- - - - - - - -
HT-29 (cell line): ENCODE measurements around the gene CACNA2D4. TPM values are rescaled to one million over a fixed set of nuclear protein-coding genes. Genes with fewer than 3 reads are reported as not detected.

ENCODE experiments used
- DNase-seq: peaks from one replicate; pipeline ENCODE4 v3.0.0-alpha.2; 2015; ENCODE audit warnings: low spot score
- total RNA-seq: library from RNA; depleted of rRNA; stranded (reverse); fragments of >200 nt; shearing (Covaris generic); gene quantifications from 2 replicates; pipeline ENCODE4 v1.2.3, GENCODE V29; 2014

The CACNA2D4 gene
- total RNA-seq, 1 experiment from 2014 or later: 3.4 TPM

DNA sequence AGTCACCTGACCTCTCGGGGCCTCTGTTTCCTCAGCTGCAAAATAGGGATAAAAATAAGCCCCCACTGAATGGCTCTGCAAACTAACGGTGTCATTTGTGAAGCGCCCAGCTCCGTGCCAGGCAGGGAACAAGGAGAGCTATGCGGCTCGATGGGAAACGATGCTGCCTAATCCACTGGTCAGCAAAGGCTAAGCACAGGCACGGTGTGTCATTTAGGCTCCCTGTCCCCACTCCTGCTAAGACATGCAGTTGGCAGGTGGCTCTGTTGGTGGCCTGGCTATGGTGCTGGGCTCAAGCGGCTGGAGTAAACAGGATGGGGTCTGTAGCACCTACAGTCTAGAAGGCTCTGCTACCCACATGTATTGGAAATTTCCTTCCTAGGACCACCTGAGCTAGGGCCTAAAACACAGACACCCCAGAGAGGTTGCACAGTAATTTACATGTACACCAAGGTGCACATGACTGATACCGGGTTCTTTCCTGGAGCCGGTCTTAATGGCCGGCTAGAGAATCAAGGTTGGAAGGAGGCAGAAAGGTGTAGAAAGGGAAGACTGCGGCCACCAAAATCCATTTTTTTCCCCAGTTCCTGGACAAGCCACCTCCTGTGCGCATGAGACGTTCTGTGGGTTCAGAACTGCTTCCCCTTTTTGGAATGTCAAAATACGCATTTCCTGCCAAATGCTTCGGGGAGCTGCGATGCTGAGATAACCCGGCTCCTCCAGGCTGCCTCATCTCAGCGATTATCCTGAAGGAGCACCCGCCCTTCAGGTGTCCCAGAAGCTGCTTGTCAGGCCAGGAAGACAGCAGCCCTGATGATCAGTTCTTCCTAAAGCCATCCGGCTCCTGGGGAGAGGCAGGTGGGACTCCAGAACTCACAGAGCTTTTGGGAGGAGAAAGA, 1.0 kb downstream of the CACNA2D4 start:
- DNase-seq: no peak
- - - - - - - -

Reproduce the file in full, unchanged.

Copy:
HT-29 (cell line): ENCODE measurements around the gene CACNA2D4. TPM values are rescaled to one million over a fixed set of nuclear protein-coding genes. Genes with fewer than 3 reads are reported as not detected.

ENCODE experiments used
- DNase-seq: peaks from one replicate; pipeline ENCODE4 v3.0.0-alpha.2; 2015; ENCODE audit warnings: low spot score
- total RNA-seq: library from RNA; depleted of rRNA; stranded (reverse); fragments of >200 nt; shearing (Covaris generic); gene quantifications from 2 replicates; pipeline ENCODE4 v1.2.3, GENCODE V29; 2014

The CACNA2D4 gene
- total RNA-seq, 1 experiment from 2014 or later: 3.4 TPM

DNA sequence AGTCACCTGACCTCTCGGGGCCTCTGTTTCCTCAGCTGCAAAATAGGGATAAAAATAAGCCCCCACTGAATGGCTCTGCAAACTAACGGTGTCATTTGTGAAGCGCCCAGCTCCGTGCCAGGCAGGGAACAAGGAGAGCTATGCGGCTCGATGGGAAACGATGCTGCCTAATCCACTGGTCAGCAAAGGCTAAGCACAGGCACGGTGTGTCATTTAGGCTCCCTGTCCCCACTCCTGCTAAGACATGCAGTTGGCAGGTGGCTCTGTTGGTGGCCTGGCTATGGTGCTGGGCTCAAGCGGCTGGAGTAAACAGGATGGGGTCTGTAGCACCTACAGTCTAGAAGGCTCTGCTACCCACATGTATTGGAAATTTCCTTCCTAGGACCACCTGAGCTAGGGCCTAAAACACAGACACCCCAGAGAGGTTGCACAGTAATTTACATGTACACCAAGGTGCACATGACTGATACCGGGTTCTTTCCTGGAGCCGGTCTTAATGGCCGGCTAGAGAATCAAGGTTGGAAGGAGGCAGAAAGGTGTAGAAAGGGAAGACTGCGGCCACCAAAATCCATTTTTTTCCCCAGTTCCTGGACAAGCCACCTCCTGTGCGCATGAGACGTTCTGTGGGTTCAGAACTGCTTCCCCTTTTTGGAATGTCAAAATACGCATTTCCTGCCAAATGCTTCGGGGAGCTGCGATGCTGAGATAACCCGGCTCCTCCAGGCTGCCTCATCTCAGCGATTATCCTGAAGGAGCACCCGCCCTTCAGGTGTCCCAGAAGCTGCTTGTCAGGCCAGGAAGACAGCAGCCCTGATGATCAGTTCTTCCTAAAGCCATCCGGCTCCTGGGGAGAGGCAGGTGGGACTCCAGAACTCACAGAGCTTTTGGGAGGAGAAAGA, 1.0 kb downstream of the CACNA2D4 start:
- DNase-seq: no peak